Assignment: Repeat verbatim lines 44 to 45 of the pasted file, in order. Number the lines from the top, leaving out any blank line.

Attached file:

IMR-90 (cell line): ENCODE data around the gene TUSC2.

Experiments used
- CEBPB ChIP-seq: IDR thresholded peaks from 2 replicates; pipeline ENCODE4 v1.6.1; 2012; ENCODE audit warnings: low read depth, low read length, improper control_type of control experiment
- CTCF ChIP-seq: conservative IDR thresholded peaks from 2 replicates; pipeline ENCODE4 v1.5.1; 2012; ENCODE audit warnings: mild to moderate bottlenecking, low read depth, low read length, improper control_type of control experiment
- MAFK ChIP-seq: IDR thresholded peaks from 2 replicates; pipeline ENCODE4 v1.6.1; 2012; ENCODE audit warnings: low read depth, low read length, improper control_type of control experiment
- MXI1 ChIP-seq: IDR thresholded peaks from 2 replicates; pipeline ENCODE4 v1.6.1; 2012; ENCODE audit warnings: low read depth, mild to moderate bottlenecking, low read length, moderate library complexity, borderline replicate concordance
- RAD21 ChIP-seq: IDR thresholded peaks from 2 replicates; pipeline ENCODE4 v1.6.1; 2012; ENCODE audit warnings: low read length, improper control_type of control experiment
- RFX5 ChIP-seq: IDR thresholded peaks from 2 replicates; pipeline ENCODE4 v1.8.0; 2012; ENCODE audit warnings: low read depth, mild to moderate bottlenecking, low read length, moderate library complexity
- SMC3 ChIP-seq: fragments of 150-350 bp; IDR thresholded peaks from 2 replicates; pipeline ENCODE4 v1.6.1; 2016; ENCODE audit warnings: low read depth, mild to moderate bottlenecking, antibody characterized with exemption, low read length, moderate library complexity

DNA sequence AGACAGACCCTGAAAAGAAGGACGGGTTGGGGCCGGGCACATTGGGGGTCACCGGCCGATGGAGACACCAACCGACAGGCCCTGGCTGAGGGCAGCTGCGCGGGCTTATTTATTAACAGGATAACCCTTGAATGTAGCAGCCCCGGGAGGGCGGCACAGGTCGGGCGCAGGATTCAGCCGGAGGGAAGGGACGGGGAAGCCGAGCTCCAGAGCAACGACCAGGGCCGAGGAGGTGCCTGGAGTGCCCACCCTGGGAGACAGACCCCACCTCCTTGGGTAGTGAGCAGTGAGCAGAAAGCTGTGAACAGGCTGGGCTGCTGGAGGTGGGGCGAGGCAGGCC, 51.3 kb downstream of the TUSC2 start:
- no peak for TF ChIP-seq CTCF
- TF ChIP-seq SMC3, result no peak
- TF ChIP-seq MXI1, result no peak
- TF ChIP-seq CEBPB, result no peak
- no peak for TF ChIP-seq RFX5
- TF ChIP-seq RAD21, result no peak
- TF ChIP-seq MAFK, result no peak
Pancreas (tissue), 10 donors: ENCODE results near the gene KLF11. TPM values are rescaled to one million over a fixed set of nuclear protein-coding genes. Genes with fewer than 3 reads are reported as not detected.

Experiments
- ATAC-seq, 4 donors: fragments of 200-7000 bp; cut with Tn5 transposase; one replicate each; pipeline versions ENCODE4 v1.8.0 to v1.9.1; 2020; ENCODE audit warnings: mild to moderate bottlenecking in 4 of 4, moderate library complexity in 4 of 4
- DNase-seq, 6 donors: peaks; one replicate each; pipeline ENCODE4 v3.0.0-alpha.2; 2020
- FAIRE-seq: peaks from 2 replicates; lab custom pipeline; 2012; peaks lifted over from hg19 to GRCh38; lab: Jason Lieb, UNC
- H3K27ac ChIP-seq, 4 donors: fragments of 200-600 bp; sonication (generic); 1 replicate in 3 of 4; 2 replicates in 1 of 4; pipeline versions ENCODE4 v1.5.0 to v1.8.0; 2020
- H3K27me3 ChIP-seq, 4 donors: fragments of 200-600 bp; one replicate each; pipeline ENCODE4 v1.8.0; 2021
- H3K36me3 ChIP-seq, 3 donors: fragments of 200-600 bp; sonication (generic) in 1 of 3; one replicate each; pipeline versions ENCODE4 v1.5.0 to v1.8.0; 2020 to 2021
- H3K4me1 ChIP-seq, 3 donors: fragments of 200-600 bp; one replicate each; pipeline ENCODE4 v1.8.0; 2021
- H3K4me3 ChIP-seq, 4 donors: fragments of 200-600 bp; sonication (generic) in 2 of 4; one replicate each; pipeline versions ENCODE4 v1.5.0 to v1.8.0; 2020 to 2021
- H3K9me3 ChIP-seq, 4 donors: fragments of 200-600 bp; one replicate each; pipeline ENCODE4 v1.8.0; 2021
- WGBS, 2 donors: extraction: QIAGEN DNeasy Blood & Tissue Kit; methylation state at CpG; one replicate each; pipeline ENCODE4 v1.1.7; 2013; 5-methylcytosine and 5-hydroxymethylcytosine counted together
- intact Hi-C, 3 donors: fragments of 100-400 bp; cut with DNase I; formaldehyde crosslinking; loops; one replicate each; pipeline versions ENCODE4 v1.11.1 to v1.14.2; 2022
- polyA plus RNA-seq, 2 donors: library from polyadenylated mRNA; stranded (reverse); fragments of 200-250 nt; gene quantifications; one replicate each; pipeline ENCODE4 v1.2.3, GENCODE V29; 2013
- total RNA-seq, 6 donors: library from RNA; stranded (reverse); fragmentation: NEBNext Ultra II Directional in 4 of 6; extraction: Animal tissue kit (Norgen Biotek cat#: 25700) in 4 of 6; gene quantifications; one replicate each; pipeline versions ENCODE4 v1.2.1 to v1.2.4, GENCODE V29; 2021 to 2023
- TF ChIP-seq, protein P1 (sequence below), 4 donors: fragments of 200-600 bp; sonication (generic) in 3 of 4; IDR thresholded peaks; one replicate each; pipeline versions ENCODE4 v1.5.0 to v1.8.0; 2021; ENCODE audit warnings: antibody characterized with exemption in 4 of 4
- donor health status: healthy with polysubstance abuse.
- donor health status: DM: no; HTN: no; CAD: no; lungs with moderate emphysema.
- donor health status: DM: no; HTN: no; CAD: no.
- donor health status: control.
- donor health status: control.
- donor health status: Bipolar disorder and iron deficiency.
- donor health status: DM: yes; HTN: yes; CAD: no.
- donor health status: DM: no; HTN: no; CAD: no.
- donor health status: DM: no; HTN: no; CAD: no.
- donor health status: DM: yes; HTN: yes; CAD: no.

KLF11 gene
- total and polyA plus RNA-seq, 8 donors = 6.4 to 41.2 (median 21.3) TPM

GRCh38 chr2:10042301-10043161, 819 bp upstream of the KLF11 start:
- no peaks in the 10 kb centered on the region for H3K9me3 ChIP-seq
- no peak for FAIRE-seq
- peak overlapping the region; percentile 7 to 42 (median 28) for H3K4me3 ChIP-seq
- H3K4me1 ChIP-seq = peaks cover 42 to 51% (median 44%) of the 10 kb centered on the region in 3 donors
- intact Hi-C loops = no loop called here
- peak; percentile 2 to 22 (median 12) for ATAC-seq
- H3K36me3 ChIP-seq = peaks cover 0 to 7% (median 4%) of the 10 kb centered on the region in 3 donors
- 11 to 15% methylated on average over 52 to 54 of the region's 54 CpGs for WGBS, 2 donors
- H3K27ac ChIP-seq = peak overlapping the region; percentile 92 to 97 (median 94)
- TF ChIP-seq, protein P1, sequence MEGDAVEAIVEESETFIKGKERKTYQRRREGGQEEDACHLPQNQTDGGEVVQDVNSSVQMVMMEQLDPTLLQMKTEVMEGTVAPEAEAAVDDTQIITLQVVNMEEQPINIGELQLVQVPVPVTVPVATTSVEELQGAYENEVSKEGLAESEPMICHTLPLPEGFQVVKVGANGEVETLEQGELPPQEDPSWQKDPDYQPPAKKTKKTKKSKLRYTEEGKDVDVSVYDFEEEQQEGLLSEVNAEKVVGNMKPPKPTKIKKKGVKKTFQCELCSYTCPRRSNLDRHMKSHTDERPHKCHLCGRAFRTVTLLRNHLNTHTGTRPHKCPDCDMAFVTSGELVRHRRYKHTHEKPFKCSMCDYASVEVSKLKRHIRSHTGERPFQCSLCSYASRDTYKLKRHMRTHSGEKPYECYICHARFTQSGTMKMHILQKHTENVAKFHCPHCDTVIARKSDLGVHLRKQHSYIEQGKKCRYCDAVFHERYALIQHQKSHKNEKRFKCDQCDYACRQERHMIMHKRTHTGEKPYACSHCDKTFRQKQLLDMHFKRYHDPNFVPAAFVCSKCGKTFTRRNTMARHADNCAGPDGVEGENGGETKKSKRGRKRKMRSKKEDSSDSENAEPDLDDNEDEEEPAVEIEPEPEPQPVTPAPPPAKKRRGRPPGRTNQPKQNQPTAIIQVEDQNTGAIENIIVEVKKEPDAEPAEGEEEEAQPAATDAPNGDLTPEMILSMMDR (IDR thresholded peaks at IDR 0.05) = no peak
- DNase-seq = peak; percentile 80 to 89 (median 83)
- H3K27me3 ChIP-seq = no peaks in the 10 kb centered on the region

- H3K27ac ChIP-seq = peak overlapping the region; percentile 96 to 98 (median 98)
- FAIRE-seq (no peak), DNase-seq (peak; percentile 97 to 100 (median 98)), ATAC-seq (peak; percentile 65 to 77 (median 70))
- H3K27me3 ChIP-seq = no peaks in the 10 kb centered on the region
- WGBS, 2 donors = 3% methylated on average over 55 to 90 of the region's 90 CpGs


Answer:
KLF11 gene
- total and polyA plus RNA-seq, 8 donors = 6.4 to 41.2 (median 21.3) TPM